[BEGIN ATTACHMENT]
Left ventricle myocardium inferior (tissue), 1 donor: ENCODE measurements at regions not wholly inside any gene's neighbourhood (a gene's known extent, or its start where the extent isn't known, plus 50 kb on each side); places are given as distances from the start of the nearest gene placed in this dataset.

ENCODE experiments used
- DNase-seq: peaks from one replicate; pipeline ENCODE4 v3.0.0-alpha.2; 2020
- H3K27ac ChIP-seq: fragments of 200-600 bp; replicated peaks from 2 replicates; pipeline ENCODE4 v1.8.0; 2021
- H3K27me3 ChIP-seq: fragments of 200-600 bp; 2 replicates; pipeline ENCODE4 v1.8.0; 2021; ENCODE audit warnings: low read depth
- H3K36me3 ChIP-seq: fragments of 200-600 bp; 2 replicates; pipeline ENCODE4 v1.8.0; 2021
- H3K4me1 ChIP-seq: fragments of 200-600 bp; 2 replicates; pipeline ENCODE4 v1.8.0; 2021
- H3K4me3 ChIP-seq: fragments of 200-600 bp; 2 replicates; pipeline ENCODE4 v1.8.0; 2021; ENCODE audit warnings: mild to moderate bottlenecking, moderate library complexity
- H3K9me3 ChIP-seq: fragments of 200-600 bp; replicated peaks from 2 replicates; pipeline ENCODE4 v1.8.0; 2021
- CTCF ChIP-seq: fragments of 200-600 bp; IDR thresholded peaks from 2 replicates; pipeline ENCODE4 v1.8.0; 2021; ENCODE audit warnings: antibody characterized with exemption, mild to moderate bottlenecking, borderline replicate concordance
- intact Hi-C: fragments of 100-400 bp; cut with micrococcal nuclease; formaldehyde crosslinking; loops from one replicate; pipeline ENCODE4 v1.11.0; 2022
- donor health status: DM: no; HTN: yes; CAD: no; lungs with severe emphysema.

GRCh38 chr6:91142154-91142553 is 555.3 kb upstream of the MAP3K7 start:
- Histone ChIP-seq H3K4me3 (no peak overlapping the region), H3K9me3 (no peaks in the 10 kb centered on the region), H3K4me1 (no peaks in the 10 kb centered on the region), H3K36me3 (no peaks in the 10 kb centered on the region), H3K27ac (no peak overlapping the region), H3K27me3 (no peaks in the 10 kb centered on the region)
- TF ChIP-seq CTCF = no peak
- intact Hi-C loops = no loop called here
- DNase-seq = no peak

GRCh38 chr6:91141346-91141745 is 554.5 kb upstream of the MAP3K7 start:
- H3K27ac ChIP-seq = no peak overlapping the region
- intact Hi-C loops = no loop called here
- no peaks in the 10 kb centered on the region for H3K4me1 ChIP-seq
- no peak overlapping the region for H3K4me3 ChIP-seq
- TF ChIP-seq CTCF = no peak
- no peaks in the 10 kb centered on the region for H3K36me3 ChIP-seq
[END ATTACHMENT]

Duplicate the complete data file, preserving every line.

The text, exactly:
Left ventricle myocardium inferior (tissue), 1 donor: ENCODE measurements at regions not wholly inside any gene's neighbourhood (a gene's known extent, or its start where the extent isn't known, plus 50 kb on each side); places are given as distances from the start of the nearest gene placed in this dataset.

ENCODE experiments used
- DNase-seq: peaks from one replicate; pipeline ENCODE4 v3.0.0-alpha.2; 2020
- H3K27ac ChIP-seq: fragments of 200-600 bp; replicated peaks from 2 replicates; pipeline ENCODE4 v1.8.0; 2021
- H3K27me3 ChIP-seq: fragments of 200-600 bp; 2 replicates; pipeline ENCODE4 v1.8.0; 2021; ENCODE audit warnings: low read depth
- H3K36me3 ChIP-seq: fragments of 200-600 bp; 2 replicates; pipeline ENCODE4 v1.8.0; 2021
- H3K4me1 ChIP-seq: fragments of 200-600 bp; 2 replicates; pipeline ENCODE4 v1.8.0; 2021
- H3K4me3 ChIP-seq: fragments of 200-600 bp; 2 replicates; pipeline ENCODE4 v1.8.0; 2021; ENCODE audit warnings: mild to moderate bottlenecking, moderate library complexity
- H3K9me3 ChIP-seq: fragments of 200-600 bp; replicated peaks from 2 replicates; pipeline ENCODE4 v1.8.0; 2021
- CTCF ChIP-seq: fragments of 200-600 bp; IDR thresholded peaks from 2 replicates; pipeline ENCODE4 v1.8.0; 2021; ENCODE audit warnings: antibody characterized with exemption, mild to moderate bottlenecking, borderline replicate concordance
- intact Hi-C: fragments of 100-400 bp; cut with micrococcal nuclease; formaldehyde crosslinking; loops from one replicate; pipeline ENCODE4 v1.11.0; 2022
- donor health status: DM: no; HTN: yes; CAD: no; lungs with severe emphysema.

GRCh38 chr6:91142154-91142553 is 555.3 kb upstream of the MAP3K7 start:
- Histone ChIP-seq H3K4me3 (no peak overlapping the region), H3K9me3 (no peaks in the 10 kb centered on the region), H3K4me1 (no peaks in the 10 kb centered on the region), H3K36me3 (no peaks in the 10 kb centered on the region), H3K27ac (no peak overlapping the region), H3K27me3 (no peaks in the 10 kb centered on the region)
- TF ChIP-seq CTCF = no peak
- intact Hi-C loops = no loop called here
- DNase-seq = no peak

GRCh38 chr6:91141346-91141745 is 554.5 kb upstream of the MAP3K7 start:
- H3K27ac ChIP-seq = no peak overlapping the region
- intact Hi-C loops = no loop called here
- no peaks in the 10 kb centered on the region for H3K4me1 ChIP-seq
- no peak overlapping the region for H3K4me3 ChIP-seq
- TF ChIP-seq CTCF = no peak
- no peaks in the 10 kb centered on the region for H3K36me3 ChIP-seq